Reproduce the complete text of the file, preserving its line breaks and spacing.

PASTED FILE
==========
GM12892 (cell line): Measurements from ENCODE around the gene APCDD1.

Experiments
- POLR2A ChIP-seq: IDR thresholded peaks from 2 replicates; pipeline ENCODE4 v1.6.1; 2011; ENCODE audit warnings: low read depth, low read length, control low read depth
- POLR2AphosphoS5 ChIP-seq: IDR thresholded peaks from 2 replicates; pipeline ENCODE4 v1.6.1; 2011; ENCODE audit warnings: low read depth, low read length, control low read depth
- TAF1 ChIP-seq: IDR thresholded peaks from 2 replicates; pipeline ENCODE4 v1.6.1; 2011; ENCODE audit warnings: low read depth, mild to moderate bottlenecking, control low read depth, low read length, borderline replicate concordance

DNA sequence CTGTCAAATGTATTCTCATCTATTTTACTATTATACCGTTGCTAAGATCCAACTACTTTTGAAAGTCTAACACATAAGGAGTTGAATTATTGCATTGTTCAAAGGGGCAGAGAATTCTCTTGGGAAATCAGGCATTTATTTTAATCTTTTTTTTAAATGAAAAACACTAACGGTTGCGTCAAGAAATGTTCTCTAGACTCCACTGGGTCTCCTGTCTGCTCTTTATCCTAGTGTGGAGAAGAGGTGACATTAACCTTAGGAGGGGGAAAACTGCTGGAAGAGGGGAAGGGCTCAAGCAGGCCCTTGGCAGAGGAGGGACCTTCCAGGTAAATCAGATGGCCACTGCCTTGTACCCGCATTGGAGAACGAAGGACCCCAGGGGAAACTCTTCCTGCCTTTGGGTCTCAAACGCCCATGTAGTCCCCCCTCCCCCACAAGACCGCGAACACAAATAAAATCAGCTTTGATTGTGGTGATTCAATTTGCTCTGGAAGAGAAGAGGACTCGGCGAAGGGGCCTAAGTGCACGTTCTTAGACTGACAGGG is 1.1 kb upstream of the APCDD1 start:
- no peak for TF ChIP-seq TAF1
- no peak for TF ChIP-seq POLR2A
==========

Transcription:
GM12892 (cell line): Measurements from ENCODE around the gene APCDD1.

Experiments
- POLR2A ChIP-seq: IDR thresholded peaks from 2 replicates; pipeline ENCODE4 v1.6.1; 2011; ENCODE audit warnings: low read depth, low read length, control low read depth
- POLR2AphosphoS5 ChIP-seq: IDR thresholded peaks from 2 replicates; pipeline ENCODE4 v1.6.1; 2011; ENCODE audit warnings: low read depth, low read length, control low read depth
- TAF1 ChIP-seq: IDR thresholded peaks from 2 replicates; pipeline ENCODE4 v1.6.1; 2011; ENCODE audit warnings: low read depth, mild to moderate bottlenecking, control low read depth, low read length, borderline replicate concordance

DNA sequence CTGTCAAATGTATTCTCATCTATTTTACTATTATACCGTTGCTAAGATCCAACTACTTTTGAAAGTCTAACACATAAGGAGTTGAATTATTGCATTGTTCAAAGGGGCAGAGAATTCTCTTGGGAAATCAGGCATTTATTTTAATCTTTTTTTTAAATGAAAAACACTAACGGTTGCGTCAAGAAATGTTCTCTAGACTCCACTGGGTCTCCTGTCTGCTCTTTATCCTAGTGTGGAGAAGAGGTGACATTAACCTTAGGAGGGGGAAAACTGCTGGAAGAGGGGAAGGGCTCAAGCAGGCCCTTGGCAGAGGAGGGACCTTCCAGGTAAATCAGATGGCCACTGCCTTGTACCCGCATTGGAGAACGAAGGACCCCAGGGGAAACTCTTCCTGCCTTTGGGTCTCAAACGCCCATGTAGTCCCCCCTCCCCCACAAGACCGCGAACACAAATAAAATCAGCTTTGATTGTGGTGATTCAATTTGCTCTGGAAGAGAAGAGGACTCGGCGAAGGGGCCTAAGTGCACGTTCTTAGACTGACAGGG is 1.1 kb upstream of the APCDD1 start:
- no peak for TF ChIP-seq TAF1
- no peak for TF ChIP-seq POLR2A